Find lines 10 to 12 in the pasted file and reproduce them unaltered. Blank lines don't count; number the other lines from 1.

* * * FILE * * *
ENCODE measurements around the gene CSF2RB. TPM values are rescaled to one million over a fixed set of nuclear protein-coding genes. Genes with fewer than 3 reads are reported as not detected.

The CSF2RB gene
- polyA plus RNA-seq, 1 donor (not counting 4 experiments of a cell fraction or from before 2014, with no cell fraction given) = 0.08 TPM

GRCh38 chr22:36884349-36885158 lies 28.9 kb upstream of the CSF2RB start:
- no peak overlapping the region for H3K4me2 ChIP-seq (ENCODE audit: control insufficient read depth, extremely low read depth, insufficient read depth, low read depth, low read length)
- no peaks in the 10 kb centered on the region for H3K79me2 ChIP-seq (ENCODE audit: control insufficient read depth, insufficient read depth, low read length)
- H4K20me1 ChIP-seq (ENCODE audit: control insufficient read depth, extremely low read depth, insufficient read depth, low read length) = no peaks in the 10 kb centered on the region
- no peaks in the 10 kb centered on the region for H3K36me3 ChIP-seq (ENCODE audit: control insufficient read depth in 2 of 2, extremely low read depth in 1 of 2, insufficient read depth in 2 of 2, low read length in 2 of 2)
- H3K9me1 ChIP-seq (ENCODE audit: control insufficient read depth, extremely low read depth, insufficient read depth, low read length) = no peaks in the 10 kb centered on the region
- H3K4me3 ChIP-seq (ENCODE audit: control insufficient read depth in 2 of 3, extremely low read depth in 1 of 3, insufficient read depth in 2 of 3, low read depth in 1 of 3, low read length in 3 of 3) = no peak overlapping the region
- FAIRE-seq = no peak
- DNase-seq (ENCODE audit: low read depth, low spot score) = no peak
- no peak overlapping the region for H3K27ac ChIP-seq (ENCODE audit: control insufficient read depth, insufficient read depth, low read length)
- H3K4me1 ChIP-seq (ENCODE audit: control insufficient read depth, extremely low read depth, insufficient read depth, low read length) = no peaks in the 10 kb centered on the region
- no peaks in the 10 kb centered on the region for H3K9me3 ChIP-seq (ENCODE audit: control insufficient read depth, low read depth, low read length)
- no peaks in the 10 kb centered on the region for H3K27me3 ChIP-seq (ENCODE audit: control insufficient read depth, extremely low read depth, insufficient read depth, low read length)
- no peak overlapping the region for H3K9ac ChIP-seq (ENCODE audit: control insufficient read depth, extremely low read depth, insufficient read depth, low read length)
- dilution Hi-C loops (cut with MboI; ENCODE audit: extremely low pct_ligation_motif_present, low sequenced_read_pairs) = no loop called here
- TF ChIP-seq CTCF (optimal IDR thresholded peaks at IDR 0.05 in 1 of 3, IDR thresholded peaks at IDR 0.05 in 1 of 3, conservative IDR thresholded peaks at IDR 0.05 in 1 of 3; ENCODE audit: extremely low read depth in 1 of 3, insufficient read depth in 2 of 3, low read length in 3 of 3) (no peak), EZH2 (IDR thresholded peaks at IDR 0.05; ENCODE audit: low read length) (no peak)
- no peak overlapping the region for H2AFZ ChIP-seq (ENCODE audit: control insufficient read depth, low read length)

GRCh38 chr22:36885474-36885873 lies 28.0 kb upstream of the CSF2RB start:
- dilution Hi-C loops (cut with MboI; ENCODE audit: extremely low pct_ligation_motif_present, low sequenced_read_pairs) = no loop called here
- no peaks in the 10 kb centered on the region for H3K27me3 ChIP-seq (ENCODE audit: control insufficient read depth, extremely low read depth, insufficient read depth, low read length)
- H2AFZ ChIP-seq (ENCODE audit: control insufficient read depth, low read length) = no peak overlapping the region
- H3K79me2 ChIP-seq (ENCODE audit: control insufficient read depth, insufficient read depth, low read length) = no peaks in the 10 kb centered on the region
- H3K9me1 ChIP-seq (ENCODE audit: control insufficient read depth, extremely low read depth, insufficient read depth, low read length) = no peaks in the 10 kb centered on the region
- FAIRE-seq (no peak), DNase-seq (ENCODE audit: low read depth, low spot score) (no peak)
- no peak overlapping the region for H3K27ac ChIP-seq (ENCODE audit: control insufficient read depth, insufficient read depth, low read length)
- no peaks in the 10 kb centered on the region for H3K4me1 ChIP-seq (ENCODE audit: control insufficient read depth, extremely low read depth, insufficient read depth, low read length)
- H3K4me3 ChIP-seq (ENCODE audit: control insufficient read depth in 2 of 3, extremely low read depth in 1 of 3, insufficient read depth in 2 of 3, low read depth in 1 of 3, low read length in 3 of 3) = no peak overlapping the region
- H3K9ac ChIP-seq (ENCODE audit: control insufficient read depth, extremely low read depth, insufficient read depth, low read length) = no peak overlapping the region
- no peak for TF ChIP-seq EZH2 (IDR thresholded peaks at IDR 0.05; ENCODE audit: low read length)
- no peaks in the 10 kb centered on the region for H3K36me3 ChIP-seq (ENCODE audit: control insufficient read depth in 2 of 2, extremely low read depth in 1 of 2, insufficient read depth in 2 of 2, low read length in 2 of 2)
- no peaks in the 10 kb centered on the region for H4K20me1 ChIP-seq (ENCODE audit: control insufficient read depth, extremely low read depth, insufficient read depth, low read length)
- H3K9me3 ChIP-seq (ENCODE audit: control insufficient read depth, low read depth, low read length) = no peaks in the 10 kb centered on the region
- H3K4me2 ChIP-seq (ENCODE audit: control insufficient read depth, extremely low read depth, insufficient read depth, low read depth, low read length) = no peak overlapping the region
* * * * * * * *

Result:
- H3K4me3 ChIP-seq (ENCODE audit: control insufficient read depth in 2 of 3, extremely low read depth in 1 of 3, insufficient read depth in 2 of 3, low read depth in 1 of 3, low read length in 3 of 3) = no peak overlapping the region
- FAIRE-seq = no peak
- DNase-seq (ENCODE audit: low read depth, low spot score) = no peak